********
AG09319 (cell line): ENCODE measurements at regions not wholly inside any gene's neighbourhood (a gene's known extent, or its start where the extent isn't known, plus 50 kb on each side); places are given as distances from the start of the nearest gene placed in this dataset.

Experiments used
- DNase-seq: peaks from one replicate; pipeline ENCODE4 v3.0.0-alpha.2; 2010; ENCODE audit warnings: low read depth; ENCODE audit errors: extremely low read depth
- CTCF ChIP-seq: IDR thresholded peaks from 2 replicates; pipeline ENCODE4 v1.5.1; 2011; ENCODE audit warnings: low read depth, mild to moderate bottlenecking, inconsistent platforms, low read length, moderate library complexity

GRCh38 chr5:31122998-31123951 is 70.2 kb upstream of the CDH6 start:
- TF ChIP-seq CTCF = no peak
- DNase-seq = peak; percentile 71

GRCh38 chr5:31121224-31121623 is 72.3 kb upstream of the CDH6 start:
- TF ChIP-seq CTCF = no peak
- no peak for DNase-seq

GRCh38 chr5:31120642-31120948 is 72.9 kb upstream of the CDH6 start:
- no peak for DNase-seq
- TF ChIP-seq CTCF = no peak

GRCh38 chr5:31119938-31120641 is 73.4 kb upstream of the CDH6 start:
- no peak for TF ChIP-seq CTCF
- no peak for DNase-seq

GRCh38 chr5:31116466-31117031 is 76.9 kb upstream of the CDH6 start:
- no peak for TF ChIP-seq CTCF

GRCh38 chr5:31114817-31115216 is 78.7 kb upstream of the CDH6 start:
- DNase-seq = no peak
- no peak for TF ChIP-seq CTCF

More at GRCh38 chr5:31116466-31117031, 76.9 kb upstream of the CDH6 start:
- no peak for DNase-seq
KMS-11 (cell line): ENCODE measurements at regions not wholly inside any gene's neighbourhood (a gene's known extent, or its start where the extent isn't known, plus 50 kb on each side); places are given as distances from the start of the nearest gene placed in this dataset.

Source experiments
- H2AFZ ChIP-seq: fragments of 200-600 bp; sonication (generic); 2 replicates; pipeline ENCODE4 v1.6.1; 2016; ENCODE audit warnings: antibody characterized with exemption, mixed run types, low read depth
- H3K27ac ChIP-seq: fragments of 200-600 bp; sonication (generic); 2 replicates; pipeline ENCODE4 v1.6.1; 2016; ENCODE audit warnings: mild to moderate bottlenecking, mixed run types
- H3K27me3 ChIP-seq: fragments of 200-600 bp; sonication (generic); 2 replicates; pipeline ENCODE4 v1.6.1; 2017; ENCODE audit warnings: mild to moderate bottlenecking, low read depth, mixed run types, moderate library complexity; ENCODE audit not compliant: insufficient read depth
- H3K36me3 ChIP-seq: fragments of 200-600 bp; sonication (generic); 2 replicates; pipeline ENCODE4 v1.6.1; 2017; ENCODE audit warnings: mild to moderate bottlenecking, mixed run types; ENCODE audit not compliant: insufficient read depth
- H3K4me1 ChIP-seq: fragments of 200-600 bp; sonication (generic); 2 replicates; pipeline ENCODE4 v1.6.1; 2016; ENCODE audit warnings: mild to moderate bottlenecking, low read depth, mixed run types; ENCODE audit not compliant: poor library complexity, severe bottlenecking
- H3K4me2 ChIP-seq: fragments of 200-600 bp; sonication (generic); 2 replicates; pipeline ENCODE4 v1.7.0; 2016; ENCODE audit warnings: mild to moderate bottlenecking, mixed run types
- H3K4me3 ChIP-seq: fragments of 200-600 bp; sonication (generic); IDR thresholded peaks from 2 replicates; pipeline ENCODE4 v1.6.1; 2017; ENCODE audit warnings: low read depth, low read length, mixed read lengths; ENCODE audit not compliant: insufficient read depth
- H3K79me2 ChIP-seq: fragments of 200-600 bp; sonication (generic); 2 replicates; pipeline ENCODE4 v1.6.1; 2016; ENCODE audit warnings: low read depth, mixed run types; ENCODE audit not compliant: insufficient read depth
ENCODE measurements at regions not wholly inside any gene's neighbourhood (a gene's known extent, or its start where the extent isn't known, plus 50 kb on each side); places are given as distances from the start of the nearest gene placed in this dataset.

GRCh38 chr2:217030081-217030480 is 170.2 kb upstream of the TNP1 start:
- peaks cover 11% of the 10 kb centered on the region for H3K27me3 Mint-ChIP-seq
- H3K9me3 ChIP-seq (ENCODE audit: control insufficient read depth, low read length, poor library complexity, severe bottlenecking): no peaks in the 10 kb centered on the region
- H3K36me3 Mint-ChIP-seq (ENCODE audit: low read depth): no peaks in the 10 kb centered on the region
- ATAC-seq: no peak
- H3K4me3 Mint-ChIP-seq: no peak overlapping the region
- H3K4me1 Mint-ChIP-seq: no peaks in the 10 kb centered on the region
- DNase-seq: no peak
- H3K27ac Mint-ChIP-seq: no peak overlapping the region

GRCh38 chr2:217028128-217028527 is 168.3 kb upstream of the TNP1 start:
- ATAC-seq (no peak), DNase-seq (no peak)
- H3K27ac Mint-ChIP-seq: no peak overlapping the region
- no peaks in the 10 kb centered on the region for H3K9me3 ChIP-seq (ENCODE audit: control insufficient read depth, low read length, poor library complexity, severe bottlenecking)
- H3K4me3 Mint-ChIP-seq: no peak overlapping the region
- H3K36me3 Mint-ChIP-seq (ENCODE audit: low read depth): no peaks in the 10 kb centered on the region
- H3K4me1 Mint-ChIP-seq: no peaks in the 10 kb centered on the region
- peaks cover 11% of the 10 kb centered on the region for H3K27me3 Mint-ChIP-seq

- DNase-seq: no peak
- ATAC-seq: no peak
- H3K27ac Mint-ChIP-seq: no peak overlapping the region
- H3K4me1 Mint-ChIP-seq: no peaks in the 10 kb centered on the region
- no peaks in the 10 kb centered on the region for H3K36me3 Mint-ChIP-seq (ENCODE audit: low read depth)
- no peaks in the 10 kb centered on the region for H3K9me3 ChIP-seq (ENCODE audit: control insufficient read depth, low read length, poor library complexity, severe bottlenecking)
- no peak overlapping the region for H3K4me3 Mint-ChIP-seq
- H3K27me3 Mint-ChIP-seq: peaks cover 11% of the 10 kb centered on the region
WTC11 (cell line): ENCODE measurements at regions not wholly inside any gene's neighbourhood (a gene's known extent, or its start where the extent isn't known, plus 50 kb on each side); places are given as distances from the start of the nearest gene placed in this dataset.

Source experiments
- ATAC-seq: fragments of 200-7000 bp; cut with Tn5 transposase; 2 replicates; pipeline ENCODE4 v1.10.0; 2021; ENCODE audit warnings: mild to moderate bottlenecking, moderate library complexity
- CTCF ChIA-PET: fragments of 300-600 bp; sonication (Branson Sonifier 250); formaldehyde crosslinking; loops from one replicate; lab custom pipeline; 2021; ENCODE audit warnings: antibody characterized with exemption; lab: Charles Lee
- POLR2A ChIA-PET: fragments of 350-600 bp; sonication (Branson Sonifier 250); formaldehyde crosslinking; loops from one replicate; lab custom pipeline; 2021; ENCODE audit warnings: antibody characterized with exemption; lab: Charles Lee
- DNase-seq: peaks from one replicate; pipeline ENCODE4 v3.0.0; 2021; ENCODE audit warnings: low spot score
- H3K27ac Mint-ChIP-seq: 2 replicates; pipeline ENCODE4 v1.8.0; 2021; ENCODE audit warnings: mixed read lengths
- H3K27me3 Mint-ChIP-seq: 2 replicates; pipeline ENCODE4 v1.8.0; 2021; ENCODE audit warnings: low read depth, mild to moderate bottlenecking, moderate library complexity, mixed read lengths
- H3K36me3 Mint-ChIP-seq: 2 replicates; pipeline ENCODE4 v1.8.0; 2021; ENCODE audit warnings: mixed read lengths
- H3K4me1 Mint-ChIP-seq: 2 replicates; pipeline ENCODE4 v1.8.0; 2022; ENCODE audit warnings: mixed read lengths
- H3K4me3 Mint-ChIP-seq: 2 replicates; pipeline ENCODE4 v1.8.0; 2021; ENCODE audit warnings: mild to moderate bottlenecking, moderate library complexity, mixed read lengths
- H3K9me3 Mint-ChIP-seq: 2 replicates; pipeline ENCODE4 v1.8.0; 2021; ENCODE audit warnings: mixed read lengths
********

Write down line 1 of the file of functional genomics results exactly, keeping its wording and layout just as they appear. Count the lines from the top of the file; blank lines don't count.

AG09319 (cell line): ENCODE measurements at regions not wholly inside any gene's neighbourhood (a gene's known extent, or its start where the extent isn't known, plus 50 kb on each side); places are given as distances from the start of the nearest gene placed in this dataset.